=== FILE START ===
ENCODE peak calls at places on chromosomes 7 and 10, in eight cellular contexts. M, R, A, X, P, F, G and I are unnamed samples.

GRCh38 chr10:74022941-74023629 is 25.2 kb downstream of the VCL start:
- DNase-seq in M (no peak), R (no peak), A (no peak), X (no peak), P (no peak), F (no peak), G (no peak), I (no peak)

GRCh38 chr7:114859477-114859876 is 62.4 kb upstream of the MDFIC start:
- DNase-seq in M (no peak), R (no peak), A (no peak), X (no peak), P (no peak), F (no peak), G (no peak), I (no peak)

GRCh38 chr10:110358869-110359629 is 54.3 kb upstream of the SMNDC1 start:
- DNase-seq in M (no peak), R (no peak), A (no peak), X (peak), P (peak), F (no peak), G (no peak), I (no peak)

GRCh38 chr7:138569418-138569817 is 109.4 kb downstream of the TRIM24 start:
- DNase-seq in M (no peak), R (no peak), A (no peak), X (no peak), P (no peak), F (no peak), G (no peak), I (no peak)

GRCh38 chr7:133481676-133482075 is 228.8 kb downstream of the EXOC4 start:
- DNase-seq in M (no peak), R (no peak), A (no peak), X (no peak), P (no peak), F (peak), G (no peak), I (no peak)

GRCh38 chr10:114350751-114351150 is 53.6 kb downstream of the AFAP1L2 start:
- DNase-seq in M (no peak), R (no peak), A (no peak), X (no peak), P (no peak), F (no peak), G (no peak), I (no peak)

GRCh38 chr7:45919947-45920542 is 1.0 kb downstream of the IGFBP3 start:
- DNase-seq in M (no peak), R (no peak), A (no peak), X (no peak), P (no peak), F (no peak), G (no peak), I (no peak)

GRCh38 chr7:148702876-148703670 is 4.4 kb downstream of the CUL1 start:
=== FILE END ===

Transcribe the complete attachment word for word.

ENCODE peak calls at places on chromosomes 7 and 10, in eight cellular contexts. M, R, A, X, P, F, G and I are unnamed samples.

GRCh38 chr10:74022941-74023629 is 25.2 kb downstream of the VCL start:
- DNase-seq in M (no peak), R (no peak), A (no peak), X (no peak), P (no peak), F (no peak), G (no peak), I (no peak)

GRCh38 chr7:114859477-114859876 is 62.4 kb upstream of the MDFIC start:
- DNase-seq in M (no peak), R (no peak), A (no peak), X (no peak), P (no peak), F (no peak), G (no peak), I (no peak)

GRCh38 chr10:110358869-110359629 is 54.3 kb upstream of the SMNDC1 start:
- DNase-seq in M (no peak), R (no peak), A (no peak), X (peak), P (peak), F (no peak), G (no peak), I (no peak)

GRCh38 chr7:138569418-138569817 is 109.4 kb downstream of the TRIM24 start:
- DNase-seq in M (no peak), R (no peak), A (no peak), X (no peak), P (no peak), F (no peak), G (no peak), I (no peak)

GRCh38 chr7:133481676-133482075 is 228.8 kb downstream of the EXOC4 start:
- DNase-seq in M (no peak), R (no peak), A (no peak), X (no peak), P (no peak), F (peak), G (no peak), I (no peak)

GRCh38 chr10:114350751-114351150 is 53.6 kb downstream of the AFAP1L2 start:
- DNase-seq in M (no peak), R (no peak), A (no peak), X (no peak), P (no peak), F (no peak), G (no peak), I (no peak)

GRCh38 chr7:45919947-45920542 is 1.0 kb downstream of the IGFBP3 start:
- DNase-seq in M (no peak), R (no peak), A (no peak), X (no peak), P (no peak), F (no peak), G (no peak), I (no peak)

GRCh38 chr7:148702876-148703670 is 4.4 kb downstream of the CUL1 start: